The EU’s strongest step in this direction is a 2020 rule that will allow the European Commission, the EU executive, to withhold funding from member states that fail to uphold the rule of law.
The new law is being tested on two fronts in Poland – the one that slipped the furthest in Freedom House’s 2020 ranking.
The first sees the executive branch of the EU Lawsuit against the Polish government Due to allegations, it is putting the judges under pressure not to implement EU law in Poland. This fight could explode over $ 65 billion that Poland could get in the way of being part of the EU’s Covid Recovery Fund. Democracy experts and Polish opposition parties fear that the US $ 65 billion will become a slush fund for the ruling Law and Justice Party.
The greater risk is that Warsaw could use EU funds to undermine the EU legal fabric across the continent. “Hungarians and perhaps others might notice and follow in Poland’s footsteps,” warned Freedom House’s Csaky. Democracy experts are now calling on the EU to cut funding for Poland.
Piotr Buras, head of the Warsaw office of the European Council for Foreign Relations, says it is now time to turn off funding opportunities. “If the EU does not use its financial resources to stop the spread of autocracy, its post-pandemic recovery will at best be a Pyrrhic victory,” he said.
The second front is the government-controlled Polish Constitutional Court, which has set itself the task of deciding whether Polish or EU law takes precedence in Poland. If the tribunal claims on May 13th that Polish courts are replacing the European Court of Justice, the country’s EU membership would be called into question.
While Poland’s EU membership The prerequisite is the recognition of the ECJ as the highest legal person, the Polish government spokesman Piotr Müller brought the government openly into the debate on WednesdayHe expected the tribunal to rule in favor of the Polish court, which trumps the EU court.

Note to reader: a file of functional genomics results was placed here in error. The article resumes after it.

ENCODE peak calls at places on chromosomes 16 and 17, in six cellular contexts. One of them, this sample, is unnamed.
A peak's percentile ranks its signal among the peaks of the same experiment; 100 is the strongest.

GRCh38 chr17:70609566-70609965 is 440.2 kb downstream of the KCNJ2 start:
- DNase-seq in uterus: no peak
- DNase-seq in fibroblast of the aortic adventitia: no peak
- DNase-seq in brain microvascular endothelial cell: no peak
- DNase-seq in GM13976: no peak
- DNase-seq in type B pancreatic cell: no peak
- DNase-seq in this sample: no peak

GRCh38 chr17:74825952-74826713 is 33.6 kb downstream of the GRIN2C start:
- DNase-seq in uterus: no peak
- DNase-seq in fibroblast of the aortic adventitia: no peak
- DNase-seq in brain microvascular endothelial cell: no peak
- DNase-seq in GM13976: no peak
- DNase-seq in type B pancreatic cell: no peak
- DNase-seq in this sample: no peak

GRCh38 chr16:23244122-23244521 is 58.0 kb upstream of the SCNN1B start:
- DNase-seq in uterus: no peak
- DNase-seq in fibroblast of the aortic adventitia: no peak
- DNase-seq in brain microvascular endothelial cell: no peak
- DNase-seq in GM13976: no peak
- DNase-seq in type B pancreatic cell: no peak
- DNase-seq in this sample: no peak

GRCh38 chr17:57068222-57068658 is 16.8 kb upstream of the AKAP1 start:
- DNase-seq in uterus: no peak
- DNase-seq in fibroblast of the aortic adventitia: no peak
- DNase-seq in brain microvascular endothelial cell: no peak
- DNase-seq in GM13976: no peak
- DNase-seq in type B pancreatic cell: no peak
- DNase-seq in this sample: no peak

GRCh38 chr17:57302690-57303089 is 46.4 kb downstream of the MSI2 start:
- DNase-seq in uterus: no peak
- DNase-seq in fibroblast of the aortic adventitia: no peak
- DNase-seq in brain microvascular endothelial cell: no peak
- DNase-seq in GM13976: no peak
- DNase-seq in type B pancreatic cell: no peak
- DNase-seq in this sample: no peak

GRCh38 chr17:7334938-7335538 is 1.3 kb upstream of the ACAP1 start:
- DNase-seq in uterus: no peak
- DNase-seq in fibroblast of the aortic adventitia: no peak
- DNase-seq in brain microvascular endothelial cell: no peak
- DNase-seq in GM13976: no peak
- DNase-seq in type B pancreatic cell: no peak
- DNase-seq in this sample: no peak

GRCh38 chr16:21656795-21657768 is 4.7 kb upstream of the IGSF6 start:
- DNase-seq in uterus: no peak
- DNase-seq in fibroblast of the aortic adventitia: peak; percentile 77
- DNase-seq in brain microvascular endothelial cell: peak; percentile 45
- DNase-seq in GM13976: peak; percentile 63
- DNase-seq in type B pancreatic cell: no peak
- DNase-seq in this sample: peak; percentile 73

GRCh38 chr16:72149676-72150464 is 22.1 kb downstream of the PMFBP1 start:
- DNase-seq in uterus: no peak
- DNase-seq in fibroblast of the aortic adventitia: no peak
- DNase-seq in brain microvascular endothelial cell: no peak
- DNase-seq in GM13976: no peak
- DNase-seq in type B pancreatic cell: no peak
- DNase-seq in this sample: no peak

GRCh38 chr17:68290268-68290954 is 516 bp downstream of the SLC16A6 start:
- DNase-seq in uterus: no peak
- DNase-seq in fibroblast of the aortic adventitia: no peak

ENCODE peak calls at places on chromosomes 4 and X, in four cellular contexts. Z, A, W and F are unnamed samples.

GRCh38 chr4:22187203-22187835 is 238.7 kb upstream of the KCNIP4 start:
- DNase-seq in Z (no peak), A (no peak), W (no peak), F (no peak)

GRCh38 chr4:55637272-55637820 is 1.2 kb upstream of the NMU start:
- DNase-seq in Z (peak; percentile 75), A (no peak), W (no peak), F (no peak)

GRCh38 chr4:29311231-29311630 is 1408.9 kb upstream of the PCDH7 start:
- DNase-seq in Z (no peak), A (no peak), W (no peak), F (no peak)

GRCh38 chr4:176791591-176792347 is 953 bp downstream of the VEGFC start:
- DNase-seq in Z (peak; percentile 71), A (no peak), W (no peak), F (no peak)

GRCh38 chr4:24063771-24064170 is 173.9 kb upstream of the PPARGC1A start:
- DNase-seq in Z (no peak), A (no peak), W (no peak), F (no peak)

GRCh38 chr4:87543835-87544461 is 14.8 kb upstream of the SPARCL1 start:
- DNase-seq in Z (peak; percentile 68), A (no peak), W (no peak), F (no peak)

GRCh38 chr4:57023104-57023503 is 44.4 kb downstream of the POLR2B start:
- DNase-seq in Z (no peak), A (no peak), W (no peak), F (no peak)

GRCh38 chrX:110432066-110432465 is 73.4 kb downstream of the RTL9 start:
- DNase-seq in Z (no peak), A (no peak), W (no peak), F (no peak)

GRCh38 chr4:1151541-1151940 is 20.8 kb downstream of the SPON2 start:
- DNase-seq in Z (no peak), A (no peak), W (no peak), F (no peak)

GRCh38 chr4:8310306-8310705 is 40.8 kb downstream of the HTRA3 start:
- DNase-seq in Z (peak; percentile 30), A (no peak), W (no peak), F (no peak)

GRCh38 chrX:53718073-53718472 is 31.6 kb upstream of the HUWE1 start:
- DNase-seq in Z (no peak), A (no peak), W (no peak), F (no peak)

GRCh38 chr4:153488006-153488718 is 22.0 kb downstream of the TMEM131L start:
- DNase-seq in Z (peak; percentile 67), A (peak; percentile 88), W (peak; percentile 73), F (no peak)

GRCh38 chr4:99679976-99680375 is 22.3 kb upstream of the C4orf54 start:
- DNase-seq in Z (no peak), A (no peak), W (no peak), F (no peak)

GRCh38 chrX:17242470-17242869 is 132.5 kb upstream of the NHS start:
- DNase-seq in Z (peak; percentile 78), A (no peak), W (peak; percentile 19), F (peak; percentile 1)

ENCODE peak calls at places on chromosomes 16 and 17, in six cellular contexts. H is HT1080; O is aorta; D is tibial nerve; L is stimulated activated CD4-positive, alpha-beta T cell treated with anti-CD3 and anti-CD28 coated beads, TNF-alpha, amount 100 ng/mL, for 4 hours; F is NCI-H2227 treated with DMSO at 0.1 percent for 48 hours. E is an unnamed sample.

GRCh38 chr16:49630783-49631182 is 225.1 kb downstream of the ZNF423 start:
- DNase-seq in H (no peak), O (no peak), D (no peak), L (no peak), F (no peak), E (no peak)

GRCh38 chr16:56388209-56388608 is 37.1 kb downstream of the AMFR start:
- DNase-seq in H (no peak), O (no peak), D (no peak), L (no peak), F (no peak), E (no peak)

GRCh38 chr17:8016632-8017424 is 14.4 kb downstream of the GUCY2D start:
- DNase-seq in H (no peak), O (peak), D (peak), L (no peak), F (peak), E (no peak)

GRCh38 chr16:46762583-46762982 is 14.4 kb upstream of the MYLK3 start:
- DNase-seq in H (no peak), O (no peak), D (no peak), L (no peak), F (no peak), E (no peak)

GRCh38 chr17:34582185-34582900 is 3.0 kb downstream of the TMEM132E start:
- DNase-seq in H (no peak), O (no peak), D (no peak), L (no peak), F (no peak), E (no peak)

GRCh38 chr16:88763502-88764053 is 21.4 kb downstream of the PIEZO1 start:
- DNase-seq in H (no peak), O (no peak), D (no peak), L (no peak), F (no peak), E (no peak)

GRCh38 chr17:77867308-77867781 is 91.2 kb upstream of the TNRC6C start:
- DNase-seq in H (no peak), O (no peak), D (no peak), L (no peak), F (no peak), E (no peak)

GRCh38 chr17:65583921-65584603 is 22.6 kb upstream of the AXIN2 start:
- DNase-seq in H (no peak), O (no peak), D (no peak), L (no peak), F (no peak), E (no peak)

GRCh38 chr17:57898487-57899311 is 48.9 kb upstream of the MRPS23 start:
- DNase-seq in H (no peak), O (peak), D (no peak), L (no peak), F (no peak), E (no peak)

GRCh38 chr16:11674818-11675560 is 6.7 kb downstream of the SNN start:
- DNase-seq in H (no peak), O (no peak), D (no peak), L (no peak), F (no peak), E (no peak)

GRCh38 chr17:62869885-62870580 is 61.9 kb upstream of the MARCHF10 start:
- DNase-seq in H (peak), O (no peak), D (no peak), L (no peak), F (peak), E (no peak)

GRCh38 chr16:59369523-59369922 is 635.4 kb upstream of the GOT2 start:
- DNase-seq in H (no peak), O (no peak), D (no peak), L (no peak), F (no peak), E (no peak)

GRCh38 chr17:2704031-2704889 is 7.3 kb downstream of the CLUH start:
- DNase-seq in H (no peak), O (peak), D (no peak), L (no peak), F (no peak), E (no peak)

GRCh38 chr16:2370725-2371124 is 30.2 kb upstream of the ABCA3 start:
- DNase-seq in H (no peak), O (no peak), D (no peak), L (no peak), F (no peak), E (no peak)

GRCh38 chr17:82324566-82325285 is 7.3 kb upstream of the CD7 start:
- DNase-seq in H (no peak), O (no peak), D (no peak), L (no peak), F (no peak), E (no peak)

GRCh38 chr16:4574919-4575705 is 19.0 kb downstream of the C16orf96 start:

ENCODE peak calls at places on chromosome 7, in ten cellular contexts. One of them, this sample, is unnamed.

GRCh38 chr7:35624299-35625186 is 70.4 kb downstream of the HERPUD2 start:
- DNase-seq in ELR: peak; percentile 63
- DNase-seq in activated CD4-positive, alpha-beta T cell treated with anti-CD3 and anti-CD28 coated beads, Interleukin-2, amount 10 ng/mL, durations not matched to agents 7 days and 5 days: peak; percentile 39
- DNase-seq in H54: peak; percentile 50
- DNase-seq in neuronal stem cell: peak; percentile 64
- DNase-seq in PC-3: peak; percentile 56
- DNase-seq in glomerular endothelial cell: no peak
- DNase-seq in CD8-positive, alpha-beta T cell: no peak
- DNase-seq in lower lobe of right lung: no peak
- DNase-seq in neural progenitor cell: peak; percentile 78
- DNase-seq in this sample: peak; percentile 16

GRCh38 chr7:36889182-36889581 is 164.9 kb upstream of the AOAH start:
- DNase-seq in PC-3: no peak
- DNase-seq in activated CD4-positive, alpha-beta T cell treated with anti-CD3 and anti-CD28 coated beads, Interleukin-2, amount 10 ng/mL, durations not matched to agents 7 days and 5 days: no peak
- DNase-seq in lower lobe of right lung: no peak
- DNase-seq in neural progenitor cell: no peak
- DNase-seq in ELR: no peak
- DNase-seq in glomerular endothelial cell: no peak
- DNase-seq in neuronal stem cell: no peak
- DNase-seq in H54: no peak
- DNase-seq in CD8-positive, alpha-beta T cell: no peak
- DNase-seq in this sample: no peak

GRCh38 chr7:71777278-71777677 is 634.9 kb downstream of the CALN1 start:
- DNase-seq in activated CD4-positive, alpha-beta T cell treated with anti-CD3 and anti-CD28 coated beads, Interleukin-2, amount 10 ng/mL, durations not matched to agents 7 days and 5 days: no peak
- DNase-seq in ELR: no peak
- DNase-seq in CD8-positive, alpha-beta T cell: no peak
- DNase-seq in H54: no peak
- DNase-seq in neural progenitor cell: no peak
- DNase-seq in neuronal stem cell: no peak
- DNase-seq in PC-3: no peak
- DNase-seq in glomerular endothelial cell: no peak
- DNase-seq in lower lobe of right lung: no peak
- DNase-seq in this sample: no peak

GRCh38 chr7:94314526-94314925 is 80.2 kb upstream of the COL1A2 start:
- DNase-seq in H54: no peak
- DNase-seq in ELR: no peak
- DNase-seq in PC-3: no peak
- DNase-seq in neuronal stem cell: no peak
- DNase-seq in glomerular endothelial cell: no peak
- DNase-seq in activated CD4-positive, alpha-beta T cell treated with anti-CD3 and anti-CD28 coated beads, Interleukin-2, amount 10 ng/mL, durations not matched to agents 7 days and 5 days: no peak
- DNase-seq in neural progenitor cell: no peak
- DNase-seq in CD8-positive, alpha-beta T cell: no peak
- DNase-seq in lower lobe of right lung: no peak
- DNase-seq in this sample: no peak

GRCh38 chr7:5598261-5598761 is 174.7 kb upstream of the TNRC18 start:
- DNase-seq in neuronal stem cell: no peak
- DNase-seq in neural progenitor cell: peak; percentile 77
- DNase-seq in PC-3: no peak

Krystyna Pawłowicz, the judge responsible for the decision, is a former MP for the ruling Law and Justice Party designated by George Soros “The most dangerous man in the world” and who describes Buras as “the party’s most radical and vocal critic of the EU”.
While Brussels would do almost anything to avoid a “Polexit” – and would be supported by to 91 percent of Polish voters who tell respondents that they support Poland’s EU membership – It’s stuck between a democratic rock and a tough place.
Given Warsaw’s consistently skeptical stance towards Vladimir Putin’s Russia and a warm view of American military engagement in Europe, it may be Washington – not Brussels – that has the greatest influence in pushing Poland back towards mainstream democratic Europe.
State Secretary Antony Blinken has so far determined the American-Polish relations in relation to military partnership and NATO allianceand this week expressed “real concern” on the decline in freedom of the press and pluralism in Hungary.
The real test of America’s influence will be how the Biden administration structures the invitations and agenda of its planned Democracy Summit in 2021.
Alliances will play a crucial role: the EU alone has not significantly influenced Warsaw and Budapest. The Obama administration tried to wield a cane: it restricted the engagement of high-ranking officials and withheld perks such as a visit to the White House from Orbán, Hungary, but got no further. The Trump administration used carrots: Encouraging Eurosceptic tendencies, White House visits and invitations to Hungarian and Polish leaders: the relapse continued.
At home, Biden decided to make it big in his first 100 days, taking advantage of the Covid crisis to push for bills that would fund trillions of dollars for the generation change. But if he wants to achieve his foreign policy goals of aligning the world with the norms of social democratic governance, he may also have to find a way to go all-in in Europe.